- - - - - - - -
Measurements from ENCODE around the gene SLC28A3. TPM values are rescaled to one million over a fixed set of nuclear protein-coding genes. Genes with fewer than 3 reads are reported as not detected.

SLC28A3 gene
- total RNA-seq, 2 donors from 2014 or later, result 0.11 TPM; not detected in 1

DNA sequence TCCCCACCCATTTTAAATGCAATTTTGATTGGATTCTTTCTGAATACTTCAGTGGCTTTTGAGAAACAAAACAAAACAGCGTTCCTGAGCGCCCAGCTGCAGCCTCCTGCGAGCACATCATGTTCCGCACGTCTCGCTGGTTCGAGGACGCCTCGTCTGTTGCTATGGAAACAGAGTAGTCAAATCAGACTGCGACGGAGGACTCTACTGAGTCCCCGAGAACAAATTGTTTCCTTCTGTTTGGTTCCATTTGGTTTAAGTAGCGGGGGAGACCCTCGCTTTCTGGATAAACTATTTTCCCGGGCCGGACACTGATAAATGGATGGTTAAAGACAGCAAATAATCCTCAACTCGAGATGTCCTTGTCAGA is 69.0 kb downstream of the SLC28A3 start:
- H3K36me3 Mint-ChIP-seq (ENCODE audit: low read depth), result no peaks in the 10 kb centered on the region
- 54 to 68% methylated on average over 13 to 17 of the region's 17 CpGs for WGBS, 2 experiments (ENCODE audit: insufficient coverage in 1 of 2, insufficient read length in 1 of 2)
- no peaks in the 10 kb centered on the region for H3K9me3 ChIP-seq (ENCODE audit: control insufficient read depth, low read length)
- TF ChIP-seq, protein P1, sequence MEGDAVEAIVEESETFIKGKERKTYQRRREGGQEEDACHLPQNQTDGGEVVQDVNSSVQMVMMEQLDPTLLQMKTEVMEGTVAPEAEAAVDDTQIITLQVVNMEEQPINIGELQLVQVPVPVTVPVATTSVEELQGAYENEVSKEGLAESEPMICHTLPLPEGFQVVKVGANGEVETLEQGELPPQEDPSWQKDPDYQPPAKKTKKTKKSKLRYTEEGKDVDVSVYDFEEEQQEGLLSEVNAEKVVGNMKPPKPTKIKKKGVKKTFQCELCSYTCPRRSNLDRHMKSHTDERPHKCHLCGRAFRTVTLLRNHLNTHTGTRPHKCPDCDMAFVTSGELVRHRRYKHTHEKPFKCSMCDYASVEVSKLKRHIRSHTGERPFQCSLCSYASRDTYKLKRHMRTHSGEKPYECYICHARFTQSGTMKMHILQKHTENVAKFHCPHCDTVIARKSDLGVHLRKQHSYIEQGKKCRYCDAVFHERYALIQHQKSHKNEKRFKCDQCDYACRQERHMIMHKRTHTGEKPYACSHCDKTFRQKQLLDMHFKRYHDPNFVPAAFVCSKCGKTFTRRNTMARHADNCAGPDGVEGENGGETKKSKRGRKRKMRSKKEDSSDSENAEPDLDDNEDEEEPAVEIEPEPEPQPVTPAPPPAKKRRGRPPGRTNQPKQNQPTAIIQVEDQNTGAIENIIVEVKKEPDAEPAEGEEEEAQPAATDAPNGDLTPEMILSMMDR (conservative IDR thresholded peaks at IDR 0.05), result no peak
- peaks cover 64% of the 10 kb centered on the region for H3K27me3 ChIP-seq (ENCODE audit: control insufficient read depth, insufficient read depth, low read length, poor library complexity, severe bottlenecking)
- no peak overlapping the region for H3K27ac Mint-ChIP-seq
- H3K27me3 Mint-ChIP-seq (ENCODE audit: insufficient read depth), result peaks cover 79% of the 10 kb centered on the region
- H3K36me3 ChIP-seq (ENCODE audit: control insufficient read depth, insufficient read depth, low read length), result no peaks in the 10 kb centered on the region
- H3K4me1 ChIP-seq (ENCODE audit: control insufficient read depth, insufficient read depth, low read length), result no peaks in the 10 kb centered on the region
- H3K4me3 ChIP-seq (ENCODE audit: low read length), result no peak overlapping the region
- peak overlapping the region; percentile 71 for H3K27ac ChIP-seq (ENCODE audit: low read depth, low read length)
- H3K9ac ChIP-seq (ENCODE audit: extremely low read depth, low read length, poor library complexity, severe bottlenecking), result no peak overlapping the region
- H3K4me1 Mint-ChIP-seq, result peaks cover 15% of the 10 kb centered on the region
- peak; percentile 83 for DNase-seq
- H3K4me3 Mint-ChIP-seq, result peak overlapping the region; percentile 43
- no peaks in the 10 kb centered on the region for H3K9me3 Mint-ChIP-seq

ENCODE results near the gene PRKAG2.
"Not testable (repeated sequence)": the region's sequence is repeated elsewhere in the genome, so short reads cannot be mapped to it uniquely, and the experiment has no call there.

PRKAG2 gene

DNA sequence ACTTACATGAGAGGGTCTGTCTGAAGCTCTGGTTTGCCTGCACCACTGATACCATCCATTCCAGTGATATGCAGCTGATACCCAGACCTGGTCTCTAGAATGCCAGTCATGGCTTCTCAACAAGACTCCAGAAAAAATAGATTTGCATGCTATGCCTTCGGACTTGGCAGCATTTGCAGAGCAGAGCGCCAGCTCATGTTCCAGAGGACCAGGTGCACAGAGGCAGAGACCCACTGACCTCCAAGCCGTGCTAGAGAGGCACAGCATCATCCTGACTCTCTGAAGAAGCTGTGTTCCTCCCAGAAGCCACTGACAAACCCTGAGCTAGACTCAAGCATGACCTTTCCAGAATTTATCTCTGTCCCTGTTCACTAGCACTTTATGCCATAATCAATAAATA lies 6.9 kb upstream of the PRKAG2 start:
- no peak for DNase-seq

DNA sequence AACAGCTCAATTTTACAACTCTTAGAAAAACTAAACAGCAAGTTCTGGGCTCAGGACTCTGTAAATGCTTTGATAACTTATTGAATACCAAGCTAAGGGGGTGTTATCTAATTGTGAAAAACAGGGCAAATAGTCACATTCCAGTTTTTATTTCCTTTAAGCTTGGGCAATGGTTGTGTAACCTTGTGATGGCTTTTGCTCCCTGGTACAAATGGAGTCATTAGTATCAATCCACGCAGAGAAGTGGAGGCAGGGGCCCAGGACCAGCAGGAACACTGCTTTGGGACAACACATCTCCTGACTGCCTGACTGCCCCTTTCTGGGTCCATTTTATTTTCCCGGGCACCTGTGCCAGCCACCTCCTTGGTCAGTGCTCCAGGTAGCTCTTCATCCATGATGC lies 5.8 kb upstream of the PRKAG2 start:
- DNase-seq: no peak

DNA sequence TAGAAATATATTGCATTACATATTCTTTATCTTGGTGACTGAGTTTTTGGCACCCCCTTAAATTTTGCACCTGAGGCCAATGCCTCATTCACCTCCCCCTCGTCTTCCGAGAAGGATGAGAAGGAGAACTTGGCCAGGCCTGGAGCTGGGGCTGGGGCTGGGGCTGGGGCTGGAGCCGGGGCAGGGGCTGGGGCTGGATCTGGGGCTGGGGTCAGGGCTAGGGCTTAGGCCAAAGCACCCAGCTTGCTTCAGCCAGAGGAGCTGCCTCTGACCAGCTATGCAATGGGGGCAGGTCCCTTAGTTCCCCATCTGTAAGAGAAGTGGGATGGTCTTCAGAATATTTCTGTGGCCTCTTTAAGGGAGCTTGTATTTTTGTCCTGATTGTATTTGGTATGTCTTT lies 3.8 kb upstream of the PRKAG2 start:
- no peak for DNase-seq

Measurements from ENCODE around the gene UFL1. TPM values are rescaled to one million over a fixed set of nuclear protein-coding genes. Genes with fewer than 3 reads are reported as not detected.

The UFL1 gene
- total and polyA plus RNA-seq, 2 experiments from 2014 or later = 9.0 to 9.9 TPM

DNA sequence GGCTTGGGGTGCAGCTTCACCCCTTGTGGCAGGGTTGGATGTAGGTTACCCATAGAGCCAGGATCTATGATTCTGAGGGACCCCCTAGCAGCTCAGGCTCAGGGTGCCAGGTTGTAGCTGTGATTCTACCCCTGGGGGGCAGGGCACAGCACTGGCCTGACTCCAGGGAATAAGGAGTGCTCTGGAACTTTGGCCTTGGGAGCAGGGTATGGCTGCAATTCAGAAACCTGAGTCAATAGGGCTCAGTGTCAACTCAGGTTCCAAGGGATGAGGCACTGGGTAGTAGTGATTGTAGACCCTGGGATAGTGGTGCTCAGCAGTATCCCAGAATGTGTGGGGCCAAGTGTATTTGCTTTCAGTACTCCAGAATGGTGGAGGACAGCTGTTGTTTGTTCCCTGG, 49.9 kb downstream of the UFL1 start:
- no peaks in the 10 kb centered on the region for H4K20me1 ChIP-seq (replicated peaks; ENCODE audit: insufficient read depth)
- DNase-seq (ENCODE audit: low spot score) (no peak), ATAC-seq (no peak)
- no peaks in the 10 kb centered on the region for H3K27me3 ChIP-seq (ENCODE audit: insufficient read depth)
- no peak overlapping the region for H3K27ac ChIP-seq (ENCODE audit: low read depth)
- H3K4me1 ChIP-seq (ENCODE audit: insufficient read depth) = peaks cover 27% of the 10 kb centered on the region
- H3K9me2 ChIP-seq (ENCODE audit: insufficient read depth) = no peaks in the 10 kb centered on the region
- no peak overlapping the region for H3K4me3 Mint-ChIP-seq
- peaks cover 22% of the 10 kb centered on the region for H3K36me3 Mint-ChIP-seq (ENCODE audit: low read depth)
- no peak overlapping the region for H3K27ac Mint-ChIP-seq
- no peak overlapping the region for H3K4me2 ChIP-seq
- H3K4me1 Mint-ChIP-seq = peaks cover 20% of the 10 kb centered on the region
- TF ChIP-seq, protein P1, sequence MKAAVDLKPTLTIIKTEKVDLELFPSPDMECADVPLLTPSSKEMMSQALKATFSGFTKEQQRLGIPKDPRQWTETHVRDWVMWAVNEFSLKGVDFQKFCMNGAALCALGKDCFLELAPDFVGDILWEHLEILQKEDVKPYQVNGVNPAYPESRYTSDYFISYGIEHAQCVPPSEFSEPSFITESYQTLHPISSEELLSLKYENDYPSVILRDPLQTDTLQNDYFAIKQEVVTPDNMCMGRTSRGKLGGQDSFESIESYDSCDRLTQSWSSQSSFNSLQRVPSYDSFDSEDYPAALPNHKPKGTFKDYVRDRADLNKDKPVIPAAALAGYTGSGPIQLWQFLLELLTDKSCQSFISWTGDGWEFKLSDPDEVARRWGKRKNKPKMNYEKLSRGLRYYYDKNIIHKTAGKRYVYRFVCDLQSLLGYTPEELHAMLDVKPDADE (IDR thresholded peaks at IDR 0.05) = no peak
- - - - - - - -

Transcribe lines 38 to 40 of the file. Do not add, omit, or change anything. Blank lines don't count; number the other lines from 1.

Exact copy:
- H3K4me1 ChIP-seq (ENCODE audit: insufficient read depth) = peaks cover 27% of the 10 kb centered on the region
- H3K9me2 ChIP-seq (ENCODE audit: insufficient read depth) = no peaks in the 10 kb centered on the region
- no peak overlapping the region for H3K4me3 Mint-ChIP-seq